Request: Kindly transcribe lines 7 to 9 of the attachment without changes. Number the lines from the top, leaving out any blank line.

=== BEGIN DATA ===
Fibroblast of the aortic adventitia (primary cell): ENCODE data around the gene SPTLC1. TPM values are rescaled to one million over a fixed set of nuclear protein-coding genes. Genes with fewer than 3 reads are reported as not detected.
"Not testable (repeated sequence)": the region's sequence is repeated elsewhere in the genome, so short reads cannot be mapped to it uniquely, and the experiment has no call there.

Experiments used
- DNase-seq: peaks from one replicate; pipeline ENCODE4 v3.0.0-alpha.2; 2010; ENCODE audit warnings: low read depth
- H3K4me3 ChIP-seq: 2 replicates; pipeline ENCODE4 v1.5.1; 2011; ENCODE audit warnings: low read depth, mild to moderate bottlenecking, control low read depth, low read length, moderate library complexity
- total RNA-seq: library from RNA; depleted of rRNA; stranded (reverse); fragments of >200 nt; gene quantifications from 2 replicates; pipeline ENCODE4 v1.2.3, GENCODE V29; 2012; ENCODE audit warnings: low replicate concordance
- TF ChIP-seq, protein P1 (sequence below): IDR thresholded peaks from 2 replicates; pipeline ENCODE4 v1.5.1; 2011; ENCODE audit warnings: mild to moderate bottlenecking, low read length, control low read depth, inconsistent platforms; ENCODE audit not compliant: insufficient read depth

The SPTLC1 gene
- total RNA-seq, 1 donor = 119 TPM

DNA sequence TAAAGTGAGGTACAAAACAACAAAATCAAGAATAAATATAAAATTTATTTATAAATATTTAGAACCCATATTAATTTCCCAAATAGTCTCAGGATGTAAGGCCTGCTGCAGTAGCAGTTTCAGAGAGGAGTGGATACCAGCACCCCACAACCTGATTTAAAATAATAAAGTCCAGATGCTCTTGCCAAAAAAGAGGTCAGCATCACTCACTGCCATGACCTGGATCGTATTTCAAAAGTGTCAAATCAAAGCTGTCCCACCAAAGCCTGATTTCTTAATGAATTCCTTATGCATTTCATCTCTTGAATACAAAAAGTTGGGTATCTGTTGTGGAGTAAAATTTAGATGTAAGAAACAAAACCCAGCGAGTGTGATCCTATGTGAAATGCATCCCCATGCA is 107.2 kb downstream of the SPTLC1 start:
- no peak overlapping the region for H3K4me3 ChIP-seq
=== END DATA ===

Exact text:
- TF ChIP-seq, protein P1 (sequence below): IDR thresholded peaks from 2 replicates; pipeline ENCODE4 v1.5.1; 2011; ENCODE audit warnings: mild to moderate bottlenecking, low read length, control low read depth, inconsistent platforms; ENCODE audit not compliant: insufficient read depth

The SPTLC1 gene
- total RNA-seq, 1 donor = 119 TPM